The State of Maryland provides financial and technical support to five communities designated through a competitive bidding process as health enterprise zones, leading to an expansion of primary care capacity in these areas.
A hospital-affiliated physician group offers modest performance-based incentives to salaried physicians, leading to sustained improvements in performance on a broad array of quality-related metrics.
The Missouri Medicaid Health Home program provides capitated payments to primary care and mental health medical homes that adopt an integrated staffing model that allows patients to receive both medical and mental health care, leading to better health outcomes and lower utilization and costs.
A State-led accountable care collaborative provides comprehensive, coordinated care to Medicaid beneficiaries through primary care medical homes, reducing use of inpatient, imaging, and emergency department services, and generating estimated savings of $6 million for the State.
The Dentists' Partnership offers free oral health care to low-income individuals in exchange for community service, resulting in a 70-percent decline in emergency department visits for urgent dental conditions, a positive return on investment, and high levels of dentist and patient satisfaction.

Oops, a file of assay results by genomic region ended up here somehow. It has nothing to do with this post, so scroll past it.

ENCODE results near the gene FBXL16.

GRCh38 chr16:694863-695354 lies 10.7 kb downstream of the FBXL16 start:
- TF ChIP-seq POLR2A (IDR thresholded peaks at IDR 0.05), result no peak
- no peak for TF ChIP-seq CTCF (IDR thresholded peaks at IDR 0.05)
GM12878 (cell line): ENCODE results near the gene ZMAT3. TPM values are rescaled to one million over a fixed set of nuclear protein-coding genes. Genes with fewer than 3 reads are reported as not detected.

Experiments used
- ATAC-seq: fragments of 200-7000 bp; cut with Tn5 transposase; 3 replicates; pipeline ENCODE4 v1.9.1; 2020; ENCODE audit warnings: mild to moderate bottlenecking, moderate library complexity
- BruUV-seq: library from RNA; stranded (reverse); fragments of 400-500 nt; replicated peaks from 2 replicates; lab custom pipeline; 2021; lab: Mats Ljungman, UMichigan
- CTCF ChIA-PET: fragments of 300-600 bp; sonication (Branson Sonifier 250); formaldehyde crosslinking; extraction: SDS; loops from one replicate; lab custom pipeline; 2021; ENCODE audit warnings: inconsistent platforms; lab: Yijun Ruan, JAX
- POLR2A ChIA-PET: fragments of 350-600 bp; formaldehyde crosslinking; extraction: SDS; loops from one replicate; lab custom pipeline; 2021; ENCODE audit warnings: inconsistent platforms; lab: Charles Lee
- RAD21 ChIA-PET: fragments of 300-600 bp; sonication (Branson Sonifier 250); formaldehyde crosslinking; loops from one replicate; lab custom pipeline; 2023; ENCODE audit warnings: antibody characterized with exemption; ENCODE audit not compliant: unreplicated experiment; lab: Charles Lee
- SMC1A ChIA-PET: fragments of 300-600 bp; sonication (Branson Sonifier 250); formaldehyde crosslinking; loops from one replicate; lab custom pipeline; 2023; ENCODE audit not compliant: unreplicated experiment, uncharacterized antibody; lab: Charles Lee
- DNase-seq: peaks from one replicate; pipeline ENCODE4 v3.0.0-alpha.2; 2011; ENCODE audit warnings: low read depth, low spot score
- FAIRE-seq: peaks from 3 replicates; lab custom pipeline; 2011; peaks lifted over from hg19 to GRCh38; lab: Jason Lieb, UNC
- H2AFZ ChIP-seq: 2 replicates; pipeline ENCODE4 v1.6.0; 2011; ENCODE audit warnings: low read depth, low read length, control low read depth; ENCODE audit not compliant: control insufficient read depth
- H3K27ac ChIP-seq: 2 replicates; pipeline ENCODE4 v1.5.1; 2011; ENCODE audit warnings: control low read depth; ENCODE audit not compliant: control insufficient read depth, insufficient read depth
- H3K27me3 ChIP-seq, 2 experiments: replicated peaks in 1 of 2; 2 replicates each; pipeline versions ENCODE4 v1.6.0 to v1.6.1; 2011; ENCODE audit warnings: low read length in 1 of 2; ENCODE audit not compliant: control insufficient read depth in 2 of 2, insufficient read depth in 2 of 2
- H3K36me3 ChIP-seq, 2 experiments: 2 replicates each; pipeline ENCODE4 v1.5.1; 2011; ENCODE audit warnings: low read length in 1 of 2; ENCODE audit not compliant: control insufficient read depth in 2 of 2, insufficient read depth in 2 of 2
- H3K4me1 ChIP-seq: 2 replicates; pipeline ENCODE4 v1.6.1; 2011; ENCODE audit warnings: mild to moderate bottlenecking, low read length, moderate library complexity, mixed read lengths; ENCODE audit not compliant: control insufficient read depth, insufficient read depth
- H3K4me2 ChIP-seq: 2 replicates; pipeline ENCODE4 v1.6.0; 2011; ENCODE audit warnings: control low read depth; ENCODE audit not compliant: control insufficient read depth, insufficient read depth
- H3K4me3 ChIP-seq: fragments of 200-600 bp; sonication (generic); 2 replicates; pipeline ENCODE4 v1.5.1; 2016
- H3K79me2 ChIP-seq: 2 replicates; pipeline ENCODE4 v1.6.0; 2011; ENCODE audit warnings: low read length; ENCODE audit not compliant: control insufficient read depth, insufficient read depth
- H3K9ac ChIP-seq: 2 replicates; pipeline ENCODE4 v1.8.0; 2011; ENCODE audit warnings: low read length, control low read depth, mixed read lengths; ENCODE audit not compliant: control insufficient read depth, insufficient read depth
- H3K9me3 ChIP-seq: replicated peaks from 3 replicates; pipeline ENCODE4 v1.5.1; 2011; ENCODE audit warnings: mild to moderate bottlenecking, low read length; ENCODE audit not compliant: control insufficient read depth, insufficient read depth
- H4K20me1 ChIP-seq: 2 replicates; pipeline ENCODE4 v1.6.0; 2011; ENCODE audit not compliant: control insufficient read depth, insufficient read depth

An emergency medical services system uses a data-driven program to identify frequent 911 callers and facilitate access to community-based medical, social service, and other interventions to address their underlying needs, leading to significant reductions in emergency transports and associated costs.
With support from State funding, a community mental health center provides integrated mental health, primary care, care coordination, and wellness services to Medicaid beneficiaries with severe and persistent mental illness, leading to better chronic disease outcomes.
A public–private urban health partnership develops multiple initiatives to expand access to high-quality, coordinated health care for vulnerable residents, leading to shorter wait times for appointments, improvements in patient–provider continuity, and reductions in readmissions and emergency department use.
A primary care medical home for patients with disabilities and complex, chronic medical conditions emphasizes patient engagement and care coordination among medical specialties and social service providers, leading to enhanced access to care, better self-management skills, more days of good health, fewer hospitalizations, and lower costs.
A nonprofit, community-based organization matches uninsured and underinsured patients with physicians, hospitals, and other providers who agree to serve them at reduced fees and provides various sources of support to both providers and patients, leading to enhanced access to care and fewer emergency department visits.